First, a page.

Your Ideal Customers
Yesterday I was working in my favorite café, planning my next YouTube video. I glanced over to my right and noticed a woman looking at a Notion page on her laptop. The page was titled “Q4 goals”.
Because I do most of my productivity teaching online, I often enjoy chatting with people in real life about how they use their apps. Actual human connection and all that. Anyway, I introduced myself to the woman and asked how she uses Notion. She walked me through her setup and it was pretty neat. She had several database tables connected to each other with some nice dashboards. I thought: I wouldn’t set things up this way myself, but she has clearly put thought into this.
I also thought: she would make a very bad customer for me.
I’ve been making and selling productivity courses for 3.5 years now and have had many students give me feedback. Usually the feedback is positive: this was very helpful and you’re a great teacher, thanks! Sometimes it is very positive: whoah, this completely changed my life! Occasionally, it is not so positive: I knew all this already! I didn’t learn anything! I was hoping to learn super advanced techniques!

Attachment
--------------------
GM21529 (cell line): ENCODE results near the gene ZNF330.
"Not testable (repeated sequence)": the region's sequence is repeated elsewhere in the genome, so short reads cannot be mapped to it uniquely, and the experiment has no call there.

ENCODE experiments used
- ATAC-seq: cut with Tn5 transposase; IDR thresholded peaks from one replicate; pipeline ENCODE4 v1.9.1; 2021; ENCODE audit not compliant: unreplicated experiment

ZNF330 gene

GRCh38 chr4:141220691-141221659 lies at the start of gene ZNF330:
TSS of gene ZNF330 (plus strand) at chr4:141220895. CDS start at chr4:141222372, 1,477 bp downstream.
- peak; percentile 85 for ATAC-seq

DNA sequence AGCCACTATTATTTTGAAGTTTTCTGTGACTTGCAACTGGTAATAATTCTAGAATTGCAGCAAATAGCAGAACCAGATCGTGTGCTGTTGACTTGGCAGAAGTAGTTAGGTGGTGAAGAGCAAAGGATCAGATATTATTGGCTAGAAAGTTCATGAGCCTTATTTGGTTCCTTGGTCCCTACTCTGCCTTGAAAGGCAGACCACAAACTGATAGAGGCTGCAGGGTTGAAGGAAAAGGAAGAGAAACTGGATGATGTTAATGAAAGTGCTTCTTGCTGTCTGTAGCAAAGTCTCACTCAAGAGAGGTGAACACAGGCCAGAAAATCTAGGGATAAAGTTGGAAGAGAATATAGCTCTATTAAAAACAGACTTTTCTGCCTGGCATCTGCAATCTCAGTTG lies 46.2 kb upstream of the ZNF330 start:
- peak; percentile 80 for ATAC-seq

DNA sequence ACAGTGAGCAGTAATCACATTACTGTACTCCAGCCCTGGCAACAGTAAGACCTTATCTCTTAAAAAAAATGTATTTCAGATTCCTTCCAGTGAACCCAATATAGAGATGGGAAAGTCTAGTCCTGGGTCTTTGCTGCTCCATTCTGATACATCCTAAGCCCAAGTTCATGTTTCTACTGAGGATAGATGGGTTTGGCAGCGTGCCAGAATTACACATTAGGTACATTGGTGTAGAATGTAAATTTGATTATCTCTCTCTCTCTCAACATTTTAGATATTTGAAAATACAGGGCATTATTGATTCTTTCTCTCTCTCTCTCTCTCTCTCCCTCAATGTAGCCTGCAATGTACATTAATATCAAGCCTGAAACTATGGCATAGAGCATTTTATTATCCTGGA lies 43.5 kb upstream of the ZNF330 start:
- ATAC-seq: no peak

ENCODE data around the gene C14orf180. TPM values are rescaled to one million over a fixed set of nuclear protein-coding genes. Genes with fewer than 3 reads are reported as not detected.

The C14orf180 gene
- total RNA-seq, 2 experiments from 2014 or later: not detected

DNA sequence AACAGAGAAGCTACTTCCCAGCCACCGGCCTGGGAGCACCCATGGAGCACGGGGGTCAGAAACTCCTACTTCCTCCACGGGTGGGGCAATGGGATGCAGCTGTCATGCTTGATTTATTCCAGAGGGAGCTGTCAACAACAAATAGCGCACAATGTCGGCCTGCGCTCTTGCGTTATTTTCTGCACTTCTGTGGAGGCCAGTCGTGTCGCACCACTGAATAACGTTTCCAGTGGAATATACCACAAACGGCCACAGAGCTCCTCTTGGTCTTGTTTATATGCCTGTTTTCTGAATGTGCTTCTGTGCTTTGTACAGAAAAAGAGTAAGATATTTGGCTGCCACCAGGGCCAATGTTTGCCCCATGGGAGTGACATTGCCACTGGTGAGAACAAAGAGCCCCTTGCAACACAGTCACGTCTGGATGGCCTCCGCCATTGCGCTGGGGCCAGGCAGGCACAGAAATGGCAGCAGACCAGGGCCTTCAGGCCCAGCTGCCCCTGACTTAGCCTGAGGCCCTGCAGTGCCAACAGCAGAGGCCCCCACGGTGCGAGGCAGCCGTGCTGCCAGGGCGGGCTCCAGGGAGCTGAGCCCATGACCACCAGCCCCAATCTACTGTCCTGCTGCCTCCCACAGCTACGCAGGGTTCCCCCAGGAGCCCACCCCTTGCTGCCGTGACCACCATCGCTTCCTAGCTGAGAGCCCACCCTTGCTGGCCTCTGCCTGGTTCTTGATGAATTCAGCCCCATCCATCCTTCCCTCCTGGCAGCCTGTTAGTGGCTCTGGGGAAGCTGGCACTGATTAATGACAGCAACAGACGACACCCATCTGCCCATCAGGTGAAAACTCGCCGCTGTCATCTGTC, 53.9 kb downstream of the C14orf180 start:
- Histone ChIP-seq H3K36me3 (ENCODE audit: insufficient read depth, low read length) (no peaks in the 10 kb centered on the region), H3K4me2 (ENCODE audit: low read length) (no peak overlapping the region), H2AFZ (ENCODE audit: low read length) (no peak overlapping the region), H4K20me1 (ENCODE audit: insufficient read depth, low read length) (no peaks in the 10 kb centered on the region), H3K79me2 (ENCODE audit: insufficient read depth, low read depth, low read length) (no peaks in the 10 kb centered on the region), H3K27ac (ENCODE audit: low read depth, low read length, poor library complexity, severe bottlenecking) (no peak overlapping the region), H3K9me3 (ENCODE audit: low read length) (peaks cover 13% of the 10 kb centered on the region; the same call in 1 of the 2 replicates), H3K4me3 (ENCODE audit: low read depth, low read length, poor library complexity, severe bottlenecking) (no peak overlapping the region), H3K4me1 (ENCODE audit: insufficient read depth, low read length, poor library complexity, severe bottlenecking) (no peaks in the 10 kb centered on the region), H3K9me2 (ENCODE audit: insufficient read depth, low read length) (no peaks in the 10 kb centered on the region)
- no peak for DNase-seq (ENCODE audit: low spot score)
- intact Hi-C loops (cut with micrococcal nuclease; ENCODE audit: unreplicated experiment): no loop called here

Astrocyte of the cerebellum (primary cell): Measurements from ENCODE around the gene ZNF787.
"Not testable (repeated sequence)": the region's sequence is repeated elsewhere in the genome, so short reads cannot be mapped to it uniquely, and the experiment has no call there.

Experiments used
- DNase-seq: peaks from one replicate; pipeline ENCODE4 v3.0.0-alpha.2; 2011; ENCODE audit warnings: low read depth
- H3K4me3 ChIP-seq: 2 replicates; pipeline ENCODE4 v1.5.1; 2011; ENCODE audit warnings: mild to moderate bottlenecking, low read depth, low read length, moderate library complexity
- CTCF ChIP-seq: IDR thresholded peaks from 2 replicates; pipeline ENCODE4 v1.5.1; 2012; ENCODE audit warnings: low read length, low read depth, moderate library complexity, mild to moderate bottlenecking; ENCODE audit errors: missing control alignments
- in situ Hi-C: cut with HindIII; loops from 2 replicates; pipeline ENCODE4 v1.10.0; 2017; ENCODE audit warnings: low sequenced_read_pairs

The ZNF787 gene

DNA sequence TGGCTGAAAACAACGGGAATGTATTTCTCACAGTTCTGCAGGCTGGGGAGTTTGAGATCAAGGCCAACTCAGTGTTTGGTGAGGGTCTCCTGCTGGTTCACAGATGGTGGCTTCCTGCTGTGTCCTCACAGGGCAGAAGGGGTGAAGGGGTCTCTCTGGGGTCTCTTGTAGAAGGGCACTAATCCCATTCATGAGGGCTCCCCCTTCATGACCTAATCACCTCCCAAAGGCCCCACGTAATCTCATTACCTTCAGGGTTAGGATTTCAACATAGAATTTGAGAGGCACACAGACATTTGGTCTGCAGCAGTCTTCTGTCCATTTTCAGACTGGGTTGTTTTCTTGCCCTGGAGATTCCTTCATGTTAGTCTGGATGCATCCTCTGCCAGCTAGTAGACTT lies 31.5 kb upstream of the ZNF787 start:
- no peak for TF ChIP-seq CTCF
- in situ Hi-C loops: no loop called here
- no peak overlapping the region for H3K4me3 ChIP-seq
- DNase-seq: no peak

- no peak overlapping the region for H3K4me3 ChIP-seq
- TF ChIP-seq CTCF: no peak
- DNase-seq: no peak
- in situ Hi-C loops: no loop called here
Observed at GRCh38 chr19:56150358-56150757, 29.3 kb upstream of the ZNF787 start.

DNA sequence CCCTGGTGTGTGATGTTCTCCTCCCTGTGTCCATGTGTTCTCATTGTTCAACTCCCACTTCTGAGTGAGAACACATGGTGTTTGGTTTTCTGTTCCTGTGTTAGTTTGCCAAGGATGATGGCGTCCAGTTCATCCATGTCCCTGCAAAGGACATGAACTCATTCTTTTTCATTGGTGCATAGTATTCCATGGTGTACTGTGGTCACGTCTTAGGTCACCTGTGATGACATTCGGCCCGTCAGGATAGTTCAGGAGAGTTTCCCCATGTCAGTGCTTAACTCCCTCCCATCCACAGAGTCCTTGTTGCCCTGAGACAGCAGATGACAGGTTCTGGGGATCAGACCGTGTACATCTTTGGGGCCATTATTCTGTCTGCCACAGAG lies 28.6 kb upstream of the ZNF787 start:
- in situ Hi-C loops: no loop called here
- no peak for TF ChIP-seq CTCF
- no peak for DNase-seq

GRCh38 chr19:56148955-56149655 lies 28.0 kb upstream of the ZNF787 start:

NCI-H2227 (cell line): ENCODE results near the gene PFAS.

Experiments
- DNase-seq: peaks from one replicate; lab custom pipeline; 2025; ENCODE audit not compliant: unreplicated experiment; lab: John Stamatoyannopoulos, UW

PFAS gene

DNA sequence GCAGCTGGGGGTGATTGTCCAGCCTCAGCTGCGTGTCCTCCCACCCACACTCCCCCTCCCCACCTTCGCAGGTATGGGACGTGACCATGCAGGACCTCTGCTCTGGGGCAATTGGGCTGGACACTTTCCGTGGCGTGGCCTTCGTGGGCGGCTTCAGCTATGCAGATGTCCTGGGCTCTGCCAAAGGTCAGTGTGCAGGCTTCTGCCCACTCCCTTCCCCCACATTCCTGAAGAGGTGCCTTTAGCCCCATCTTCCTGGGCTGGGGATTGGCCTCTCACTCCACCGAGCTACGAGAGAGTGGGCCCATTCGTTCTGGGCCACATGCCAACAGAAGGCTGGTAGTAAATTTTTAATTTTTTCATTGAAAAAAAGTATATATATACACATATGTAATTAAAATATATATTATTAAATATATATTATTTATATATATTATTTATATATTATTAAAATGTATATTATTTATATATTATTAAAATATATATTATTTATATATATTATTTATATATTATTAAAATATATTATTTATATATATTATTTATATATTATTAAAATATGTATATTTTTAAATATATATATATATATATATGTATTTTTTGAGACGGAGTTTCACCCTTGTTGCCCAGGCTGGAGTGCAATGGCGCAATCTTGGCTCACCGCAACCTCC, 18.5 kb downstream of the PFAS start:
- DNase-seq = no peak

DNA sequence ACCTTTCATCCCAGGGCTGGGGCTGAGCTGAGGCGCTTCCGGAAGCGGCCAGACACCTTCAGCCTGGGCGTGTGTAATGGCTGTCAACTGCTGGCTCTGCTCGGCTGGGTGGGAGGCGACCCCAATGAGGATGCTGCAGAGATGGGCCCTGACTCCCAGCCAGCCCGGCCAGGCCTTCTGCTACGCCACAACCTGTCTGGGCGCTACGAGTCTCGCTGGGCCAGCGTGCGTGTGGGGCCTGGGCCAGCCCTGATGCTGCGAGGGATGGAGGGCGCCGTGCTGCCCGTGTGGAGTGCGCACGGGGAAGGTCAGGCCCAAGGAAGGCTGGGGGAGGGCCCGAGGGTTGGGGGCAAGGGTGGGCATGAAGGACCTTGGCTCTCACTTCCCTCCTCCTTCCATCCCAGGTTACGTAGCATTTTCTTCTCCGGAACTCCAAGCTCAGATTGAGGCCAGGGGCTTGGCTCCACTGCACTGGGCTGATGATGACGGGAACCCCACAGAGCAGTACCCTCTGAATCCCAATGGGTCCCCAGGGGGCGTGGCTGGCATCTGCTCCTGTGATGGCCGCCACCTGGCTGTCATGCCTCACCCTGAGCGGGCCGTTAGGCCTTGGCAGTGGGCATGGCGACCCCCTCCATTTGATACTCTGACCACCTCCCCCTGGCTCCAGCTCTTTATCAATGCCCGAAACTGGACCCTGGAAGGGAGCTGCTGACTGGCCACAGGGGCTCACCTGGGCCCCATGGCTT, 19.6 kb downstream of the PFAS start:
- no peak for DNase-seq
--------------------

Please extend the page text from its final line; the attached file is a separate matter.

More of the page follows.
When I receive negative feedback like that, I think “meh, those people were bad customers for my course”. They’re not bad people, but the product-customer fit was bad. Those people are task management connoisseurs. They have tried all the apps and all the techniques. The reason they are still not productive is… well, I don’t know, but it’s something other than task management. Relationship problems, maybe. A midlife crisis. Who knows. I try to tell people who’ve already tried all the apps and all the workflows to stay away from my courses, but that message doesn’t always come through. 🤷🏻♂️
By contrast, my ideal customers are the complete newbies. Not the ones who are using Notion in a coffee house, but the ones who are clearly swamped with work and whose “to-do list” is which emails are marked as unread.
Such people are my ideal customers because they have the most to gain and are the easiest to teach. Because they can benefit so much from my ideas, they almost always feel like they got their money’s worth.
This is partly why I’m quite focused on my YouTube channel these days: I can reach lots of people who have lots to gain from my teaching. I can create lots of impact.
Who are your ideal customers? Who needs you the most? Who could get the most value from your work? If you have a job rather than a business, your “customers” could be literal customers, but you can also consider which other managers or teams within your company could get more value from what you’re good at. Or whether you could deliver more value at a different company.
Regardless, life gets a lot easier (and you make more money) when you focus on your ideal customers, rather than trying to help people who don’t have much to gain from your work.